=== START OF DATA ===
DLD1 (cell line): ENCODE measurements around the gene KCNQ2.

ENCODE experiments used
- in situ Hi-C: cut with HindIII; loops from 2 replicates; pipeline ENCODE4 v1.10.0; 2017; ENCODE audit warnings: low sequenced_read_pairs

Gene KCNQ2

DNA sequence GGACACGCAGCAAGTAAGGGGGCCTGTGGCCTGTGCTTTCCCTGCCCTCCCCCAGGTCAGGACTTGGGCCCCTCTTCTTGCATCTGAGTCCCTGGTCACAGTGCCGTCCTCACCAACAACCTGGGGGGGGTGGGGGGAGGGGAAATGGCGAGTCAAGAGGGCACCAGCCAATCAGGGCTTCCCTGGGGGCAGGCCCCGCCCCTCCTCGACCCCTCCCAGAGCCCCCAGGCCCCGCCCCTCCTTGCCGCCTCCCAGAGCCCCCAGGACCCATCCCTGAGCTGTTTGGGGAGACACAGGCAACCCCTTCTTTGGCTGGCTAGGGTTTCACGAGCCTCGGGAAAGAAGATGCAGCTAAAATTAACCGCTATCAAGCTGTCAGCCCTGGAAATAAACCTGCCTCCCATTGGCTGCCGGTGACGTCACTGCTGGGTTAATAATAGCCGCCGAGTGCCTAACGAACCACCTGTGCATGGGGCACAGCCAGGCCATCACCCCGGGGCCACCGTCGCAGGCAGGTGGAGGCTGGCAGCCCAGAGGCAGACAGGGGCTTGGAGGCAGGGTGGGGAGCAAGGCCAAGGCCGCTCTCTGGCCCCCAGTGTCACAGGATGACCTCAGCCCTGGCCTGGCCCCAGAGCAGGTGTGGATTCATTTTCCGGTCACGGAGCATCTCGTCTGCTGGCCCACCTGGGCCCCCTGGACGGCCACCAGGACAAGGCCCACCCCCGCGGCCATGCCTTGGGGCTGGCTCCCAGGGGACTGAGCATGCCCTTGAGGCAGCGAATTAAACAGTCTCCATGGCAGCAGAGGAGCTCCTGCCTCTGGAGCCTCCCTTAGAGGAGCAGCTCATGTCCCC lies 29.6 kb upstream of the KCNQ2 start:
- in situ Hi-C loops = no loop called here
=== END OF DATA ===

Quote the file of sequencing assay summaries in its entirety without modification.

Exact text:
DLD1 (cell line): ENCODE measurements around the gene KCNQ2.

ENCODE experiments used
- in situ Hi-C: cut with HindIII; loops from 2 replicates; pipeline ENCODE4 v1.10.0; 2017; ENCODE audit warnings: low sequenced_read_pairs

Gene KCNQ2

DNA sequence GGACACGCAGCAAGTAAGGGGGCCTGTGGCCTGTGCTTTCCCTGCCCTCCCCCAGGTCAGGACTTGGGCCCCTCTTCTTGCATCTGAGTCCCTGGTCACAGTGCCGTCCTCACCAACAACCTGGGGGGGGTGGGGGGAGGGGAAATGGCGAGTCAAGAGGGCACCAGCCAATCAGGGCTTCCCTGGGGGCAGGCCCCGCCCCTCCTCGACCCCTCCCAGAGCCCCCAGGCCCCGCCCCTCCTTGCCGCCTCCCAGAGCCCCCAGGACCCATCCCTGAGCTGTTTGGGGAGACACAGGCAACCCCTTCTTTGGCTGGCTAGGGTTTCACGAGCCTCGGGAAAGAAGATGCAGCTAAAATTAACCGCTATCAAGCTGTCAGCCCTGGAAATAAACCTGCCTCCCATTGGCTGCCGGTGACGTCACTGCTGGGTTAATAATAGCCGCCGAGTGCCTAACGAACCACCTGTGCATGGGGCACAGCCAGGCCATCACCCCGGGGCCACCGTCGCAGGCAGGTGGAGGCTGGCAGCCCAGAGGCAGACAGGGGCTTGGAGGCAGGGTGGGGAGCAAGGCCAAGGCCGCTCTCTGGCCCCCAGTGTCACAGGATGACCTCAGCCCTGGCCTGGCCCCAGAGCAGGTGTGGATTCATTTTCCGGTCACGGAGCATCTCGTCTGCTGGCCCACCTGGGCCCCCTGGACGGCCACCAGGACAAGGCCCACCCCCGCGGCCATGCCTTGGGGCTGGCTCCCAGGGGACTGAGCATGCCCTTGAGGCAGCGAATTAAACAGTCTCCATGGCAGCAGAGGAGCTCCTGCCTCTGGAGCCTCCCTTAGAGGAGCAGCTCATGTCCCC lies 29.6 kb upstream of the KCNQ2 start:
- in situ Hi-C loops = no loop called here